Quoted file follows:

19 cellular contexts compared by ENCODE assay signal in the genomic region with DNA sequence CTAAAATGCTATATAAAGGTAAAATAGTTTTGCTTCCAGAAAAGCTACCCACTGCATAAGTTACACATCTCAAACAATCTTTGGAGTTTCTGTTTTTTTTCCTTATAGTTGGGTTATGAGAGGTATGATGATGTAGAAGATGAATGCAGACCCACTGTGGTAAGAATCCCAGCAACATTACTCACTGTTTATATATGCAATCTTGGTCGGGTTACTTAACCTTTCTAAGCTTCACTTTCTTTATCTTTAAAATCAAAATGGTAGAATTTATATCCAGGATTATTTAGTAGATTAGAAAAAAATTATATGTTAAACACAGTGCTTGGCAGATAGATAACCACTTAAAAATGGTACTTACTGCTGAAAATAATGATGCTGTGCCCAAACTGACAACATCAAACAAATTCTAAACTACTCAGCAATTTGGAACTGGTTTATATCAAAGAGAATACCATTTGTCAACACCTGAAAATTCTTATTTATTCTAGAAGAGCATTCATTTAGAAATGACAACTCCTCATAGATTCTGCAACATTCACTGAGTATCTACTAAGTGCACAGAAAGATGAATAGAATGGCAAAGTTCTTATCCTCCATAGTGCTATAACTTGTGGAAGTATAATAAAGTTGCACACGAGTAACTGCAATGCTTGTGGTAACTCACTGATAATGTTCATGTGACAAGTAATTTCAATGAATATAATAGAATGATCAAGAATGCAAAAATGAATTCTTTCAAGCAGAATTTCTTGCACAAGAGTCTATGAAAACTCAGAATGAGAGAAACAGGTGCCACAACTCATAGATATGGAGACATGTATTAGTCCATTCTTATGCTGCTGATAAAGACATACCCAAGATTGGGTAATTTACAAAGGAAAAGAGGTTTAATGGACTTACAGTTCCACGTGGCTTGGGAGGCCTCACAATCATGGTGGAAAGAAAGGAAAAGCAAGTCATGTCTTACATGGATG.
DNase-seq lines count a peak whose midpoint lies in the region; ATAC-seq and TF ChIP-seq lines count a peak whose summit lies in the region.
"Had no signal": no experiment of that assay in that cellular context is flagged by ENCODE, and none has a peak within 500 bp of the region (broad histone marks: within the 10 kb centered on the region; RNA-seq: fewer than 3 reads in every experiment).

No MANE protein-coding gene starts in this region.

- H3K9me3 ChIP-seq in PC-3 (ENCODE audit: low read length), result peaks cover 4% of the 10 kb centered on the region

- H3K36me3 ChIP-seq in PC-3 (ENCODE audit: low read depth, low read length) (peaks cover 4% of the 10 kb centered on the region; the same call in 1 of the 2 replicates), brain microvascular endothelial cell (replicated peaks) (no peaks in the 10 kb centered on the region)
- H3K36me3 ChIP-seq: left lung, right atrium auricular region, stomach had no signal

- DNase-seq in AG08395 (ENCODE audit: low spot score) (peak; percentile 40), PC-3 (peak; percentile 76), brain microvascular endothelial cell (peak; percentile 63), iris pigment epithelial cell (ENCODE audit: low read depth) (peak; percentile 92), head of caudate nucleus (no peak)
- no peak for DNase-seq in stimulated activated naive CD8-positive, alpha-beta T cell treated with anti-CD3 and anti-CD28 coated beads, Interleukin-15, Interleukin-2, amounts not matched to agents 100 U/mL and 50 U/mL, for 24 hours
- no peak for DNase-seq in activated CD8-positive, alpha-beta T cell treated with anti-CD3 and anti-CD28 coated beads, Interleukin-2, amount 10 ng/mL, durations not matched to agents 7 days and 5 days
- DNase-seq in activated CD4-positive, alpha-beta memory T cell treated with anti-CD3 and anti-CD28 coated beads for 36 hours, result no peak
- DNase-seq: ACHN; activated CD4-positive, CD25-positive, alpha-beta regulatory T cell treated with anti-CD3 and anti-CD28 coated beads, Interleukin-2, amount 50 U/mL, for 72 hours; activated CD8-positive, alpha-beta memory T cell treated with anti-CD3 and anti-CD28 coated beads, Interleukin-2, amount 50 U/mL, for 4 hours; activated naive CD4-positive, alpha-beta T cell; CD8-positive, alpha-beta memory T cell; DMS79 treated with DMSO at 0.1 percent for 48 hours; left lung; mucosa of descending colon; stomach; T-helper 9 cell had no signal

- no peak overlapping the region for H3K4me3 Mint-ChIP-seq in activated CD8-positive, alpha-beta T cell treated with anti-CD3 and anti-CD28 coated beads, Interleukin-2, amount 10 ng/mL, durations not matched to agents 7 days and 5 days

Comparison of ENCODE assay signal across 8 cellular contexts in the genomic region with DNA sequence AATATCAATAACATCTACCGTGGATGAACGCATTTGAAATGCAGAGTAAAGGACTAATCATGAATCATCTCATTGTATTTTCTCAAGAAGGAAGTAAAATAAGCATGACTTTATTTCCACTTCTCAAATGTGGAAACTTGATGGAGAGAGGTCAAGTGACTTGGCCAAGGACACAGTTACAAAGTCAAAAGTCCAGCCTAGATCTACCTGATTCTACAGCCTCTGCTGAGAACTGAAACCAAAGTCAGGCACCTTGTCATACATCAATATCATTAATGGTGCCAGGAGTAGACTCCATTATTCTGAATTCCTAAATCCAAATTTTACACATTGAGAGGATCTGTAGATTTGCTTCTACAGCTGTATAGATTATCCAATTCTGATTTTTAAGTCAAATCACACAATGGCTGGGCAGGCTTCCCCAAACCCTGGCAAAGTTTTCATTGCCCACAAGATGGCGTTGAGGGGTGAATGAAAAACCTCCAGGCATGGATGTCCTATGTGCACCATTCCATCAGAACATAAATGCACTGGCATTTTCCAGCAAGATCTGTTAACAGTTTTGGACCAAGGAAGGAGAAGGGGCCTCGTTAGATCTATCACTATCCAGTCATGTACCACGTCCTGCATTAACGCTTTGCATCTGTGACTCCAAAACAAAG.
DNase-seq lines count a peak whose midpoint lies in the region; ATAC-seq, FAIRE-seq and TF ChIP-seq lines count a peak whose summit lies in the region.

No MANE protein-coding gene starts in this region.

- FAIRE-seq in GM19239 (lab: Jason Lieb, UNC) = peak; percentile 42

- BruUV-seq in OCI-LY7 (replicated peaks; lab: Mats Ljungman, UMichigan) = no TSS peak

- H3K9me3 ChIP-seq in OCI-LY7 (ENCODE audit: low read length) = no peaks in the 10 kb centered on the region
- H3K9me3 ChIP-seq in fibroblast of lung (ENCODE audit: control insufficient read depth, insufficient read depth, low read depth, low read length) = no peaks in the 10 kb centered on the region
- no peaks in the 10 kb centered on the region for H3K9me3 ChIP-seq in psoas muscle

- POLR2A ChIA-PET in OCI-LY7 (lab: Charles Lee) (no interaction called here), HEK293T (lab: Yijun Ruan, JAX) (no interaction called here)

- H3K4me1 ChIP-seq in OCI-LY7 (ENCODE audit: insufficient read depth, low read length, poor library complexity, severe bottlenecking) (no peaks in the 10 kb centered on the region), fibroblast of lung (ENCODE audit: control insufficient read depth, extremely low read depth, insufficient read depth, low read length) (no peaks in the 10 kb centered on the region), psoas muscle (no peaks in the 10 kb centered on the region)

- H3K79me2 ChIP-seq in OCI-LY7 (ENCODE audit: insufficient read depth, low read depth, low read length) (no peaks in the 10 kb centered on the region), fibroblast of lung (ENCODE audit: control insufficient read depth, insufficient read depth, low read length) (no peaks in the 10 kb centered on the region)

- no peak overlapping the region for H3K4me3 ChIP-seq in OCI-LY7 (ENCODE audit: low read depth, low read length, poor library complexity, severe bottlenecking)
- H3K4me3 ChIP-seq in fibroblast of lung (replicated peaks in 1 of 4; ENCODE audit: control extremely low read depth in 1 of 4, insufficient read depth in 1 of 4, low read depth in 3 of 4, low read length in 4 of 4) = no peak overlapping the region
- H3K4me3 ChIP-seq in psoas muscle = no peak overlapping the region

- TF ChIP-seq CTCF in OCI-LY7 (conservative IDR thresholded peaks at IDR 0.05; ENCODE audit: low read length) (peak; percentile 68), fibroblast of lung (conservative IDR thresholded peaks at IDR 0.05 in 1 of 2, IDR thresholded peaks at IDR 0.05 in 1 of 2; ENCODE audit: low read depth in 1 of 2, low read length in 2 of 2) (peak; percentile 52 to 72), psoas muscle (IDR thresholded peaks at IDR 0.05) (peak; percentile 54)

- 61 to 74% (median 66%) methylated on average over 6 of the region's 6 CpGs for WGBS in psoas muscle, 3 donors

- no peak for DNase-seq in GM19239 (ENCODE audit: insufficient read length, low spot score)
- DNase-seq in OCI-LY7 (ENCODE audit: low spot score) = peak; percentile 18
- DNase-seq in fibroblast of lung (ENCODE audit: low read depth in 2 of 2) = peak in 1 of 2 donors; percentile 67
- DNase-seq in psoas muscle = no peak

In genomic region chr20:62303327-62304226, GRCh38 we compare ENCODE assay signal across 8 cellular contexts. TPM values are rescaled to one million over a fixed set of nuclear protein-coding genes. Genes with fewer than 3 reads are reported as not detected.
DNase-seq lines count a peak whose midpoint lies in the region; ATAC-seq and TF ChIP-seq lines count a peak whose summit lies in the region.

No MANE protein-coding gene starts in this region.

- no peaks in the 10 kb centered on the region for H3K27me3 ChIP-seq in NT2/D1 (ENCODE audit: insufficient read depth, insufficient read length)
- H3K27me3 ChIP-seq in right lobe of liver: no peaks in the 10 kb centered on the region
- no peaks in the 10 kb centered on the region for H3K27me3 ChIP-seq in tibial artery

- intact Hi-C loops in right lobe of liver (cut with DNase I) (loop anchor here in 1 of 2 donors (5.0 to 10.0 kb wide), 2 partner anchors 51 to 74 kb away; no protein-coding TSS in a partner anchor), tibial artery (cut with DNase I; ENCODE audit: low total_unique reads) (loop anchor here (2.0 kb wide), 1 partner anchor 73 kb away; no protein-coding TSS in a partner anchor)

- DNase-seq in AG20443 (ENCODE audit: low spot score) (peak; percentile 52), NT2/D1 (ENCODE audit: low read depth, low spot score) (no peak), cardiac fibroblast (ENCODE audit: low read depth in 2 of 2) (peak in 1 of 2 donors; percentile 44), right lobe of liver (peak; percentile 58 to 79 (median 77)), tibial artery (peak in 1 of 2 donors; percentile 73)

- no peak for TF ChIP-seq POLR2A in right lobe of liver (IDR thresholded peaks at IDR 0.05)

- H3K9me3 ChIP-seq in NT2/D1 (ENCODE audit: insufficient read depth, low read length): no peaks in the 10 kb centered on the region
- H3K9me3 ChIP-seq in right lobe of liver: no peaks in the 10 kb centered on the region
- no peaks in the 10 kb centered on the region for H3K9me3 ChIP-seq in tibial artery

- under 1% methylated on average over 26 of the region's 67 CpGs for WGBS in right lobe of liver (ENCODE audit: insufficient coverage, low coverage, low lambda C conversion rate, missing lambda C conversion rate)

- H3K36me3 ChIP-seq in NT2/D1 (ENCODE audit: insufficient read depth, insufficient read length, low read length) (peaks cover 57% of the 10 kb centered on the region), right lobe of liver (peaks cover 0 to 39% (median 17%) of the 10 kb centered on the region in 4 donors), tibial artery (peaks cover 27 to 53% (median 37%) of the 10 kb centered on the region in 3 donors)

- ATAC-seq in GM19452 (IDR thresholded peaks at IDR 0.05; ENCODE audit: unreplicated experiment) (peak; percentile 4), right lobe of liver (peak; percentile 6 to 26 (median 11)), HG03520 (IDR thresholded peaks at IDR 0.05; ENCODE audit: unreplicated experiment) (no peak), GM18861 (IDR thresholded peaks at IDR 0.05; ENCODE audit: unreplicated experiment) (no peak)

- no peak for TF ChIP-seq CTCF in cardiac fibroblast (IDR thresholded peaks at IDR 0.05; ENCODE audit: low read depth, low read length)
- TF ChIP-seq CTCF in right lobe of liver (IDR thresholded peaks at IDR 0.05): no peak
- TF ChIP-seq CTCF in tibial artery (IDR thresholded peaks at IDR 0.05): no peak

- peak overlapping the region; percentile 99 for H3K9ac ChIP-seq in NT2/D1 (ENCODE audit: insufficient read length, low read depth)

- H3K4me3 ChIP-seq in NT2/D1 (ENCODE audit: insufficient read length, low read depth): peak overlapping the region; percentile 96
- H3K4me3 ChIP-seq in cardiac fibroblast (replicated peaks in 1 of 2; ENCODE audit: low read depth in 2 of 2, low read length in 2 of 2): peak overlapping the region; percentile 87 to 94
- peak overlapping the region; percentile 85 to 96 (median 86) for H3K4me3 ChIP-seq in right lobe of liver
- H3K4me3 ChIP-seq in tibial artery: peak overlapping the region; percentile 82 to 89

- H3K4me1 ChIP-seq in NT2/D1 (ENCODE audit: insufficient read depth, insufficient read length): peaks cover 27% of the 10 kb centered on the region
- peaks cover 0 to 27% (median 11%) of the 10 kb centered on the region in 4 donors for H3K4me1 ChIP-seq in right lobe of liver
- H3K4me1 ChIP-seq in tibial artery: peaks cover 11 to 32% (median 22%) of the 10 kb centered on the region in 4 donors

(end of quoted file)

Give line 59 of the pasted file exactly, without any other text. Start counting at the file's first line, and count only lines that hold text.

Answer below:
- H3K4me1 ChIP-seq in tibial artery: peaks cover 11 to 32% (median 22%) of the 10 kb centered on the region in 4 donors